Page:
How Do I Tell My Children About My Cancer Diagnosis?
One of the first thoughts many patients have after learning they have cancer is, “How do I tell my children?”
At first, you may be inclined to avoid the question altogether. This is understandable; you need time to understand the reality of your diagnosis and process your thoughts. And sometimes, your instinct to protect your children from sadness and stress can override the desire to help them prepare for the realities of the situation.
But discussing your cancer with your family is an important conversation to initiate. And believe it or not, just talking about your cancer can reduce stress while providing your children with the necessary information to help them adjust in healthy, age-appropriate ways.
Why You Need to Talk About Your Diagnosis
Many patients believe it’s better not to discuss a cancer diagnosis with young children. They worry that the children’s lives will be so negatively impacted that it’s better to pretend that life is continuing as it always has.
However, try as you might to hide your diagnosis, children can pick up on the pulse and tone of daily life in your family - and that includes the stress or anxiety you may be feeling about having cancer.
For example, your child may notice that their grandmother is visiting more often than usual, they are spending more time in childcare, or you are too tired to play the way you used to. When young children detect nuances within the home but are not informed about why things have changed - no matter how subtle the changes may seem - they quickly come to their own conclusions (which may be worse than the reality).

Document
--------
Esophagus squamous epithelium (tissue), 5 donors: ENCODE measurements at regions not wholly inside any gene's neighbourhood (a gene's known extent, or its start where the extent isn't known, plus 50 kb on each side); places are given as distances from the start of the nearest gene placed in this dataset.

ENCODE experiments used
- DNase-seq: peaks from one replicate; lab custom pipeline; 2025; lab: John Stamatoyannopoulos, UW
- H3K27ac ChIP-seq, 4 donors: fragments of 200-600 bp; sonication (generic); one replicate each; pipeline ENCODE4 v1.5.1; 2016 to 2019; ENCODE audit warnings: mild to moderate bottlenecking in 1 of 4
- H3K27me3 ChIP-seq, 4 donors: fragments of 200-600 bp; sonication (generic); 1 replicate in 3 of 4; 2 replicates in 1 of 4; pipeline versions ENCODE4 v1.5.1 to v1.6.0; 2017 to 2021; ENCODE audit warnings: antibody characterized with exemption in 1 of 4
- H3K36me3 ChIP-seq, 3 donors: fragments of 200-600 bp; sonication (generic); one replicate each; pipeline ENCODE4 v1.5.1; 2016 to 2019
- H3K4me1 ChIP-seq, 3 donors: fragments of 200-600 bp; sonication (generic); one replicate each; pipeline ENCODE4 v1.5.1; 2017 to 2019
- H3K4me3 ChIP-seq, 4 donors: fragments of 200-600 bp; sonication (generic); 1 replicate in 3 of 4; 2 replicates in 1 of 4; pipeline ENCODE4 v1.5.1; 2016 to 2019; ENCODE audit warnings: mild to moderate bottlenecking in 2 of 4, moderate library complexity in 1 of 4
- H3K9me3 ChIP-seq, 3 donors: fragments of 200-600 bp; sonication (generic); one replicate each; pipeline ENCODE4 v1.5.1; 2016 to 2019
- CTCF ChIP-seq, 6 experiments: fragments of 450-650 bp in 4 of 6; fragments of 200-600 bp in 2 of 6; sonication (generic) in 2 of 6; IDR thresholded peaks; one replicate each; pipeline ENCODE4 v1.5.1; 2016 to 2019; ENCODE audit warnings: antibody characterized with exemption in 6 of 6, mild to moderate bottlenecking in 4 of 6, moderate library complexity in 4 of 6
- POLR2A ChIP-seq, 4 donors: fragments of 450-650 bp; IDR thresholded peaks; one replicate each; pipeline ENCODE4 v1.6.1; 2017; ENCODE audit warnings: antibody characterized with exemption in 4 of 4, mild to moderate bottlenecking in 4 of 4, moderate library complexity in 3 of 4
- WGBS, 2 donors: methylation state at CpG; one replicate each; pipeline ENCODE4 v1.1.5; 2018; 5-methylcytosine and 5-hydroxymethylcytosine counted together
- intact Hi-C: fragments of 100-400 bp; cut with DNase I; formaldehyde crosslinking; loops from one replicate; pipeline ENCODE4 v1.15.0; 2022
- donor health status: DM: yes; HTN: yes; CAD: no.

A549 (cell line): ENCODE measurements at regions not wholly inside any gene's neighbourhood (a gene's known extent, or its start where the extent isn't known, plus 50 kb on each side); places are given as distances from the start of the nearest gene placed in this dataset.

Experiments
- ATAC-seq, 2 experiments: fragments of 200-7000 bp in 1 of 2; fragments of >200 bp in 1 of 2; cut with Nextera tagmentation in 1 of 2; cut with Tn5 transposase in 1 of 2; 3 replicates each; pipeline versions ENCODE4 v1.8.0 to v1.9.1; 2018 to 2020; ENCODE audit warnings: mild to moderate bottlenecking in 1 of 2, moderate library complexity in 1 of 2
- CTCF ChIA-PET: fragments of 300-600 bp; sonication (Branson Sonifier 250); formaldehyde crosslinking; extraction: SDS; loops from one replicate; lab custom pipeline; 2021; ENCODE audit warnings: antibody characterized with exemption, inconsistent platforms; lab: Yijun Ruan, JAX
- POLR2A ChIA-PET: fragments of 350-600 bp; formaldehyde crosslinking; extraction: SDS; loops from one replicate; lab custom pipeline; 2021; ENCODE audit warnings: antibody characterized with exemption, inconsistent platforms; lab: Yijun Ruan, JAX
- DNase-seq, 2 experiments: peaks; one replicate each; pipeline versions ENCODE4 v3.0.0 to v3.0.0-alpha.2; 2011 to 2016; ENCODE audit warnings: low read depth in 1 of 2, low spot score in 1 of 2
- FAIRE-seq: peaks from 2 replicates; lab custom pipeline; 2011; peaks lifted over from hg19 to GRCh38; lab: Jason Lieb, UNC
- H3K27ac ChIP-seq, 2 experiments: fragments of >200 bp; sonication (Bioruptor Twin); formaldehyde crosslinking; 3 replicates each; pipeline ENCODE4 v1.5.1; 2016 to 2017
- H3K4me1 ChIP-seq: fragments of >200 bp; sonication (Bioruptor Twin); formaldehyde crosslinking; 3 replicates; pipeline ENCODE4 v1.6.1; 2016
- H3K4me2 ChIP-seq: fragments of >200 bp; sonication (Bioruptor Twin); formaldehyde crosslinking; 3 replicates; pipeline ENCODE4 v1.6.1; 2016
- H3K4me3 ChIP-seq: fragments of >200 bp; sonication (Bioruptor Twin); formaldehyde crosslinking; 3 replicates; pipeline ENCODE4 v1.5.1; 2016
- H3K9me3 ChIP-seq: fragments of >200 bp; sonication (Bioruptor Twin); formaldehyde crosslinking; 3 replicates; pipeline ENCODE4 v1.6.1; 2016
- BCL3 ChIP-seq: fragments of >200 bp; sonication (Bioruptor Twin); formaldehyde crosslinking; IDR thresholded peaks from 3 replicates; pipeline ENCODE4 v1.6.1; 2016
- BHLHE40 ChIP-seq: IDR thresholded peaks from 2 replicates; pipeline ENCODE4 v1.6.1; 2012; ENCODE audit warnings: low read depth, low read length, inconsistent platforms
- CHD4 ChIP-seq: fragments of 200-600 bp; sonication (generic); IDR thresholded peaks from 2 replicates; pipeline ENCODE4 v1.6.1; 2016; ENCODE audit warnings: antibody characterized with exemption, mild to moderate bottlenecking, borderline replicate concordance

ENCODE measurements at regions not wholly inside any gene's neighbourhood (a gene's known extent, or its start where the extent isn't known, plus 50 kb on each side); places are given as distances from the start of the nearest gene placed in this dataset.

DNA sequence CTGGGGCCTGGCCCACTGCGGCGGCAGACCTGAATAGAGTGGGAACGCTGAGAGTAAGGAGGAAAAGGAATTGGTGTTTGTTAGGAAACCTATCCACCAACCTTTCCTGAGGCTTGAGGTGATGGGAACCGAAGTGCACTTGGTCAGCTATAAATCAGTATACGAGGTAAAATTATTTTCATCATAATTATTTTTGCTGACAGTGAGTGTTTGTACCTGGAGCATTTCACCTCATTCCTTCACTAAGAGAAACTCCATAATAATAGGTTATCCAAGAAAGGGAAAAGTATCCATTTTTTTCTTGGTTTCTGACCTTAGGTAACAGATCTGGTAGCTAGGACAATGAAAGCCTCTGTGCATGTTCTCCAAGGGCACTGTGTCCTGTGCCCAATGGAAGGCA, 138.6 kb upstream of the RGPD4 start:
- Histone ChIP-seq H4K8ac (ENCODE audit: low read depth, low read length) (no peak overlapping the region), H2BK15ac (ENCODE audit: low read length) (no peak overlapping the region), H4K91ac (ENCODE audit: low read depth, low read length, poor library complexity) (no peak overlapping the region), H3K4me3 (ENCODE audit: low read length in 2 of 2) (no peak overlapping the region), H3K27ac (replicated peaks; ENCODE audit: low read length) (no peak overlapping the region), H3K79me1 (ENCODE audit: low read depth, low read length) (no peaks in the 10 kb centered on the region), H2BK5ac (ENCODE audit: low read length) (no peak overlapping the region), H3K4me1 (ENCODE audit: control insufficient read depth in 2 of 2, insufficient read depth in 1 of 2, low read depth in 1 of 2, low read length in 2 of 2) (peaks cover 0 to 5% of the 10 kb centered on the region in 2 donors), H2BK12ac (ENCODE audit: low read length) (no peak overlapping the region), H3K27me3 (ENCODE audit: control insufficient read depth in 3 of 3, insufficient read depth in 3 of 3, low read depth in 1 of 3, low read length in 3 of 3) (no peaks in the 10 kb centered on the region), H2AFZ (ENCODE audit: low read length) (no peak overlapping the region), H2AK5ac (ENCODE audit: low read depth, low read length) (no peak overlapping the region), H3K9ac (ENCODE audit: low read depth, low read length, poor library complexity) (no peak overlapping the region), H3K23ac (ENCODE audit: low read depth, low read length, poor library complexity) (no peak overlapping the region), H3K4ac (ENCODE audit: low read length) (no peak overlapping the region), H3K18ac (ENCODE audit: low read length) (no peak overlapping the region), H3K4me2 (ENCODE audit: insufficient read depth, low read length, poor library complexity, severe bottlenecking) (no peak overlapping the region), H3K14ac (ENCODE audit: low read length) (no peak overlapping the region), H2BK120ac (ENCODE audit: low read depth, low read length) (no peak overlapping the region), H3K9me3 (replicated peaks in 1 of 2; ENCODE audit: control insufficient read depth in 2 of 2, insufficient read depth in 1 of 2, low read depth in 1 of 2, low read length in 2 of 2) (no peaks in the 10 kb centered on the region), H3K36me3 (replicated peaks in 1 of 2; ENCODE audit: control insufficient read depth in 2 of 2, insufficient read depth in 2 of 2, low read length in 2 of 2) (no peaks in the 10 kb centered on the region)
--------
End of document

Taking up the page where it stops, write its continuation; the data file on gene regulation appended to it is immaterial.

So even though you try to minimize their exposure to difficult emotions, children generally know that something is wrong.
They Need to Hear It From You
Children are great listeners, and often they overhear friends or family members talking in hushed tones about a parent’s illness. Or sometimes, well-meaning family members may talk to your child about your diagnosis before you’ve had a chance to clarify the situation. Talking to your children can avoid the possibility that they will learn about your diagnosis and treatment from someone else, which could impact your relationship with your child, and may lead to loss of trust.
A conversation like this is never easy. However, when children are provided with age-appropriate information about the disease, an understanding of how your treatment will impact their lives, and the ability to ask questions, they gain awareness of the healthy ways that families come together to support one another during difficult times.
Adult children, too, need to be considered. They may want to be involved in helping to support you through your treatment. Your kids will want to care for you. They will want to express their worry, as well as their love and care. Not telling your children about your cancer prevents them from acting on their concern for you and your health.
When your friends and family understand your diagnosis, your treatment options, and what cancer will mean for you, they will be better prepared to comprehend what it will mean for them as well. By talking about your cancer, you may be able to avoid adverse emotional outcomes and gain the family support you need.
How to Start the Conversation
Deciding when to have this discussion with your children is almost as important as what you say. In general, you may want to avoid times when your child is tired, stressed or hungry, or when you may be interrupted. If your family includes children of various developmental stages, you may want to tell the older children first, then allow them to take part in the conversation you have with younger children.